Multiply Your Yields By Cloning Tomato Plants (It’s Easy!)

Disclaimer: As an Amazon Associate, I earn from qualifying purchases. Tomato Geek takes part in various affiliate programs, meaning purchases through our links may result in a commission for us.

Last Updated: April 7, 2023

If you have one tomato plant, you can turn it into many. Tomatoes are natural re-rooters, meaning that the stems can easily sprout new roots at any time.

Thanks to this, cloning tomato plants is an easy and efficient way of multiplying your plants, and thus your harvests. In this article, I’ll share how to propagate tomatoes from cuttings, properly.

Placing tomato shoot into ball jar with water

Why Clone Tomatoes?

If you’ve grown tomatoes for years, you likely have a routine that works for you. However, even the most veteran growers will want to consider cloning their tomato plants.

Reasons to clone:

  • Save 2-4 weeks vs planting from seed. If you have the space to grow more tomato plants, you can always start them from seed. However, cloning an existing plant saves anywhere from 2-4 weeks over starting from scratch.
  • Replace failed plants. Maybe one (or a few) of your tomato plants were hit with an early disease. Or, perhaps a few of your seedlings were neglected and are not very healthy. This is the perfect time to use a healthy tomato plant to create more.
  • Sucker shoots go to waste. If you are growing indeterminate tomato varieties, you are likely pruning the suckers anyway. By allowing a few to grow a few more inches, you can easily turn them into full-fledged plants.
  • For fun! At the end of the day, I think most of us gardeners love to tinker and experiment. Tomatoes are one of the easiest plants to clone, so if for no other reason, try it just for the fun of it!

How To Clone Tomato Plants (8 Easy Steps)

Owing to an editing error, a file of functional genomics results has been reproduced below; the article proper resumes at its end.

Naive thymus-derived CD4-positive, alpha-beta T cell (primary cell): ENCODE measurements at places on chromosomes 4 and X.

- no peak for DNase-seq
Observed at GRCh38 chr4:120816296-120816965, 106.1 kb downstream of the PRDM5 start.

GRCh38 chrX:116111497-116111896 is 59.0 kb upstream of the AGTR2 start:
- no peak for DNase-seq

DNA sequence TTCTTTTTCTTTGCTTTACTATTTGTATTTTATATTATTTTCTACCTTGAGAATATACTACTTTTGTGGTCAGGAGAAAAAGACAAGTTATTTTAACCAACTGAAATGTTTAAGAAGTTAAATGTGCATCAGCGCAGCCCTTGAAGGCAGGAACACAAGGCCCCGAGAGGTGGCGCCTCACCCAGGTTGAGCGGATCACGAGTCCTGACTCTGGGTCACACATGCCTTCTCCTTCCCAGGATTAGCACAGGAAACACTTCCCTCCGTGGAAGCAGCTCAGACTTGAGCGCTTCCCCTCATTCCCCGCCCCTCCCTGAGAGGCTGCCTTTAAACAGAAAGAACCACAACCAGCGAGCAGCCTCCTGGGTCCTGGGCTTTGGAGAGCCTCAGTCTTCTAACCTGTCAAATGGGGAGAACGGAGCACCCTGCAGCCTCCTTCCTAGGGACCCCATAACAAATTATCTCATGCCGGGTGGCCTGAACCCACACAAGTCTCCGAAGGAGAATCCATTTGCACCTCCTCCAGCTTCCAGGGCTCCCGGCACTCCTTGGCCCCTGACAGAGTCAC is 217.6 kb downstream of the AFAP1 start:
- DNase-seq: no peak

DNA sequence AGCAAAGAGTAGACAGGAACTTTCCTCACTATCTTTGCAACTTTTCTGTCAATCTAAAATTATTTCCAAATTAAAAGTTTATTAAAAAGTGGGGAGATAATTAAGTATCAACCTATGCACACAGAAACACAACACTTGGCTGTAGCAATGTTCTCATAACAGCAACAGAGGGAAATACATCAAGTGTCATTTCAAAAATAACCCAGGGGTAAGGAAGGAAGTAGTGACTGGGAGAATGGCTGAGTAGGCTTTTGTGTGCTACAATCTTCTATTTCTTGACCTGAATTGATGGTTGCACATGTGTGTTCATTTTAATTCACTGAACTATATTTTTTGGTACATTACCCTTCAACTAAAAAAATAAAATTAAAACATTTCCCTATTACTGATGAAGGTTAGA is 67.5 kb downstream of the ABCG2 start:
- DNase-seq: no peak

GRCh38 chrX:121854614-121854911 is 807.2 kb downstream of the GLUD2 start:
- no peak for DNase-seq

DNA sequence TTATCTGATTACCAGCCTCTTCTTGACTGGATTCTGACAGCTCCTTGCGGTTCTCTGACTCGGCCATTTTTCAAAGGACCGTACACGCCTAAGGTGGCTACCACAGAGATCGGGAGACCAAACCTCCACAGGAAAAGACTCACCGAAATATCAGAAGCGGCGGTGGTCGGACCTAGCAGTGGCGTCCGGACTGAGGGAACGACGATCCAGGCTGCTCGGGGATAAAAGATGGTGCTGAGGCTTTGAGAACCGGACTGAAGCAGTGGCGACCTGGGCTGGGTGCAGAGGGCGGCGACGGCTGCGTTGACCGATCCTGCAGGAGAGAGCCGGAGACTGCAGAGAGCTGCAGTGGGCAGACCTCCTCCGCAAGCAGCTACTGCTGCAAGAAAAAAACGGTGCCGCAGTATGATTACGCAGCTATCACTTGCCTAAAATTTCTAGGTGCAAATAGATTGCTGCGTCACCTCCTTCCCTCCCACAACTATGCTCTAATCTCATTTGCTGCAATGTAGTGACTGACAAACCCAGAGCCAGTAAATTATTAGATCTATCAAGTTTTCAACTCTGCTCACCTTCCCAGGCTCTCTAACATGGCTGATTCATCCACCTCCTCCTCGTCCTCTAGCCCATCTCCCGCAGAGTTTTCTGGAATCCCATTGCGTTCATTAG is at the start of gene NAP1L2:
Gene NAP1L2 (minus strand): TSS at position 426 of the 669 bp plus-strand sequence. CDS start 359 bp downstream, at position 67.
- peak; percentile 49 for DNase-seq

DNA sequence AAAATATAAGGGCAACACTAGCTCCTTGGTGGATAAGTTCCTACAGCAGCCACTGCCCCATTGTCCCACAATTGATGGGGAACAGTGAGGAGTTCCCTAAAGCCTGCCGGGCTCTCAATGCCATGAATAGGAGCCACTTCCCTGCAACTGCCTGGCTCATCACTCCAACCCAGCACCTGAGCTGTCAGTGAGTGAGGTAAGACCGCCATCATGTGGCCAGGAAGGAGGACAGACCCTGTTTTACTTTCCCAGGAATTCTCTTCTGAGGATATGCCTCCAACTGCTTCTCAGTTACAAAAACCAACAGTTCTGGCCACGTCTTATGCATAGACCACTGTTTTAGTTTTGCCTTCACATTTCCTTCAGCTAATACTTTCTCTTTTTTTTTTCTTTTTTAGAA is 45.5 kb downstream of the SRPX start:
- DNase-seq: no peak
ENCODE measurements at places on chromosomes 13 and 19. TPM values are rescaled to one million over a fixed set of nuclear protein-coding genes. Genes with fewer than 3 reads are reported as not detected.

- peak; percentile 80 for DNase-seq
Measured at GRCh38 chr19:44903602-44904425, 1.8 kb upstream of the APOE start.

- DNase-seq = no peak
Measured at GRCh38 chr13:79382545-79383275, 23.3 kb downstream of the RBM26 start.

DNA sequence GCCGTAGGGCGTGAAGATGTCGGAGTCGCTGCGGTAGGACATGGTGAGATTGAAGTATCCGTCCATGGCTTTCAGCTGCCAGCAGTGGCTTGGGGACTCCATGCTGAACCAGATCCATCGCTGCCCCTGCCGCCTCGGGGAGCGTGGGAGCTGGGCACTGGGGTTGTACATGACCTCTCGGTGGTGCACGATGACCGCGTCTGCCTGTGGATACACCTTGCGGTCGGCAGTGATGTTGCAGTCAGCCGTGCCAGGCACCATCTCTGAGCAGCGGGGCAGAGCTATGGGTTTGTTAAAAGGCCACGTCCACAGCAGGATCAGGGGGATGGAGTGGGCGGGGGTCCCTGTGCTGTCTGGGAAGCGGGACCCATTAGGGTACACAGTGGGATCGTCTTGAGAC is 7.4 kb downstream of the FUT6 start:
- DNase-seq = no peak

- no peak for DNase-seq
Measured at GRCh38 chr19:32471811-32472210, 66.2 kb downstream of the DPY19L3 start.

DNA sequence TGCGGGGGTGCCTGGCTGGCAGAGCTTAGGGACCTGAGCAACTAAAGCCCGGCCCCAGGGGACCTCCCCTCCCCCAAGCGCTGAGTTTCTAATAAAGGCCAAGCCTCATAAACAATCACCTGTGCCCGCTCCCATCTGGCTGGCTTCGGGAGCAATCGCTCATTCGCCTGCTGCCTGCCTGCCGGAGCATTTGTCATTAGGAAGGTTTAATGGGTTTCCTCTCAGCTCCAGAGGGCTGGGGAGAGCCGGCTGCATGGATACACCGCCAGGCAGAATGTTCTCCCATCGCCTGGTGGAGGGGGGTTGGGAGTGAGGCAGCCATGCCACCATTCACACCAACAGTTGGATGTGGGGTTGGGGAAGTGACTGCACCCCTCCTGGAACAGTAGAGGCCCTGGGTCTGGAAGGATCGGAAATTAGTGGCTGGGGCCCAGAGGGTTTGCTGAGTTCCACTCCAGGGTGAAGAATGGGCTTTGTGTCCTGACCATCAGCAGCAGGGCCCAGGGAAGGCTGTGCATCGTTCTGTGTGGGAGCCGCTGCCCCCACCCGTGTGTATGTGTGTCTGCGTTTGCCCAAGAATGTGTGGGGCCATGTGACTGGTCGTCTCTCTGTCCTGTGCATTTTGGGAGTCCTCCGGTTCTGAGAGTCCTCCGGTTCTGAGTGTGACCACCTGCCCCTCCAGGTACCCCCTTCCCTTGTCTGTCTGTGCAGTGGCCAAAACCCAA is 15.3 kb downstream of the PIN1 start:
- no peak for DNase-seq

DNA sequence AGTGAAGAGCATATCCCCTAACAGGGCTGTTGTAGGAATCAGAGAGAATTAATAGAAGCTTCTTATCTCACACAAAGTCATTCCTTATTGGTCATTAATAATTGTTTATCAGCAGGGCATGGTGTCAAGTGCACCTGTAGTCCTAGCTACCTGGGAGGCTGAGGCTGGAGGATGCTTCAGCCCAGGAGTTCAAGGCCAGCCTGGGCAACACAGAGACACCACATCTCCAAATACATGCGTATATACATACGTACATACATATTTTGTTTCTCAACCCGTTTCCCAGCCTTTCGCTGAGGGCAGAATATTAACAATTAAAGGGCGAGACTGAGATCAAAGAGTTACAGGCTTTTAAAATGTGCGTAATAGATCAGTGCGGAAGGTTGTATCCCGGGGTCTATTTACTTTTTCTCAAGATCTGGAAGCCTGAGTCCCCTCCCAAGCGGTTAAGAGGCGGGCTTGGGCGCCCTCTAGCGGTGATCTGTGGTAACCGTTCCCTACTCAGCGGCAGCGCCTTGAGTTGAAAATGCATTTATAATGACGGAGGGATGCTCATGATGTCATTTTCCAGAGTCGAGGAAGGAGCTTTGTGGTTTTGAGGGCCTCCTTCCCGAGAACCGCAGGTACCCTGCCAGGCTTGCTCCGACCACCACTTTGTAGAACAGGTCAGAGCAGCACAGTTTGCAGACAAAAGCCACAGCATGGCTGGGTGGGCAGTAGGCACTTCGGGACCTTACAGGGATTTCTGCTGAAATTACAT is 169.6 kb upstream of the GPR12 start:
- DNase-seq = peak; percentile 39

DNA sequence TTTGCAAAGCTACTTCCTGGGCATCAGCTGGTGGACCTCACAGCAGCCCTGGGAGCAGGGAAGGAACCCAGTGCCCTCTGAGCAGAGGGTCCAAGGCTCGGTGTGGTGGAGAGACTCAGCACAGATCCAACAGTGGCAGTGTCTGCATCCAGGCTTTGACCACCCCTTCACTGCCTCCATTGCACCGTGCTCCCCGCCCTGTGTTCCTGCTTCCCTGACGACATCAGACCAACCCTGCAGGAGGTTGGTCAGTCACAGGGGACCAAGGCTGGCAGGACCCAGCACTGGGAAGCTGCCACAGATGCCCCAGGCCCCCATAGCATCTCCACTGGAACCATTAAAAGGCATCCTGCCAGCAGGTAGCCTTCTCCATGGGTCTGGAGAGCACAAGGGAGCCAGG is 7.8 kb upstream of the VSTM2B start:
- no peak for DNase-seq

Once you try this method for the first time, you’ll realize just how simple cloning tomatoes is. Under each step, I’ll share some important tips to set yourself up for a successful propagation.

What you’ll need:

  • Sharp knife or razor blade
  • Glass jar
  • Aluminum foil (or just use an opaque jar/cup)
  • 70% isopropyl alcohol (optional but recommended)

1. Choose the right shoot.

Cloning a tomato plant requires you to have a suitable donor plant. In other words, I wouldn’t recommend trying to clone a small tomato seedling.

Instead, choose an established plant with many branches and leaves. The plant used in this guide was approximately 2.5 months old and about 3′ tall at the time of cloning.

While the main branch can be used to clone a tomato, I prefer to use an over-grown sucker shoot for propagating. Ideally, choose a sucker shoot that is between 6-12″ in length.

Large tomato sucker shoot on tomato plant
Large tomato sucker shoot, perfect for cloning.

The shoot can be slightly smaller or larger, but try to avoid any that have many flowers or have immature fruits on them.

2. Remove the shoot.

Using a razor blade or a very sharp knife, carefully slice off the shoot at its base. Pruning shears can be used as well, but I prefer to get a clean cut all the way across the branch.

Note: The method of removal isn’t all that important, as you can re-trim the cut end of the branch after removal. More important is to sterilize the blade before cutting (I use 70% isopropyl alcohol).

3. Remove most of the foliage and all flower buds.

After removing the cutting, you need to prepare it for rooting. This means removing any excess leaves, flower buds, and cleaning up the cut end if necessary.

Trimming up excess foliage and flowers on tomato sucker shoot
Cut off any large leaves lower on the cutting, along with all of the flower buds.

Be sure to leave at least a few of the smaller leaves intact. Removing the largest leaves and all the flowers will encourage the plant to grow roots rather than trying to set fruits or grow more foliage.

4. Place the cutting in 2-3″ of water.

With your tomato cutting prepared, place it in about 2-3″ of room-temperature water in a jar or cup. I use filtered tap water, but some prefer to use distilled water for propagation.

Covering glass jar with aluminum foil to prevent algae growth
If using a transparent container, surround it with aluminum foil to prevent algae growth in the water.

Algae growth can occur in the water if too much light hits it directly. I use aluminum foil to block out the light, but you can just as easily use an opaque cup, such as a solo cup or similar.

Once the cutting is in the water, place it in a warm, shaded location. I like to keep it simple and use the shade from the tomato plant itself!

Tomato shoot in jar in shade
Tomato plant cutting in the shade underneath its donor plant.

Direct sunlight can stress the plant, and may encourage the plant to grow more foliage instead of roots (we want roots at this stage, not leaves!).

5. Check for root growth after 1-2 weeks.

Keep the plant shaded during the entire rooting process. The plant should be warm (between 70-90°F), but should only receive indirect sunlight.